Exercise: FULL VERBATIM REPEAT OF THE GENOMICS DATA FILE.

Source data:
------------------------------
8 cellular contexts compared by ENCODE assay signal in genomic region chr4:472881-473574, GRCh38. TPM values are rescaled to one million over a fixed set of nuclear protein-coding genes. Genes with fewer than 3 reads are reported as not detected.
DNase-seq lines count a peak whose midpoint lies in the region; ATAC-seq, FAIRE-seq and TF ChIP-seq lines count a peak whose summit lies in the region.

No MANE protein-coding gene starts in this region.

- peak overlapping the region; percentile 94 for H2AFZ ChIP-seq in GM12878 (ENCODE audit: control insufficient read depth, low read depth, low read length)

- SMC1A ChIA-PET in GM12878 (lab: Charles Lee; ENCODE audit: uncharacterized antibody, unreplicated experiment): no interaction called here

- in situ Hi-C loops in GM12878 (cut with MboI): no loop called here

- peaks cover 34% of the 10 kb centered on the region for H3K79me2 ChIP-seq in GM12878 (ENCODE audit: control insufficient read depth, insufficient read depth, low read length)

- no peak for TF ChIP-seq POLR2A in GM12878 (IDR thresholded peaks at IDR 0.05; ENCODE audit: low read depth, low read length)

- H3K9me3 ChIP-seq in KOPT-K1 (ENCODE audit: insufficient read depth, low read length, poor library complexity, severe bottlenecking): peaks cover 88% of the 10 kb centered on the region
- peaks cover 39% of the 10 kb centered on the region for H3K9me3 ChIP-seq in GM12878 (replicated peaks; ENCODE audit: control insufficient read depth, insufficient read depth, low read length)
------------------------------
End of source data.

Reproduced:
8 cellular contexts compared by ENCODE assay signal in genomic region chr4:472881-473574, GRCh38. TPM values are rescaled to one million over a fixed set of nuclear protein-coding genes. Genes with fewer than 3 reads are reported as not detected.
DNase-seq lines count a peak whose midpoint lies in the region; ATAC-seq, FAIRE-seq and TF ChIP-seq lines count a peak whose summit lies in the region.

No MANE protein-coding gene starts in this region.

- peak overlapping the region; percentile 94 for H2AFZ ChIP-seq in GM12878 (ENCODE audit: control insufficient read depth, low read depth, low read length)

- SMC1A ChIA-PET in GM12878 (lab: Charles Lee; ENCODE audit: uncharacterized antibody, unreplicated experiment): no interaction called here

- in situ Hi-C loops in GM12878 (cut with MboI): no loop called here

- peaks cover 34% of the 10 kb centered on the region for H3K79me2 ChIP-seq in GM12878 (ENCODE audit: control insufficient read depth, insufficient read depth, low read length)

- no peak for TF ChIP-seq POLR2A in GM12878 (IDR thresholded peaks at IDR 0.05; ENCODE audit: low read depth, low read length)

- H3K9me3 ChIP-seq in KOPT-K1 (ENCODE audit: insufficient read depth, low read length, poor library complexity, severe bottlenecking): peaks cover 88% of the 10 kb centered on the region
- peaks cover 39% of the 10 kb centered on the region for H3K9me3 ChIP-seq in GM12878 (replicated peaks; ENCODE audit: control insufficient read depth, insufficient read depth, low read length)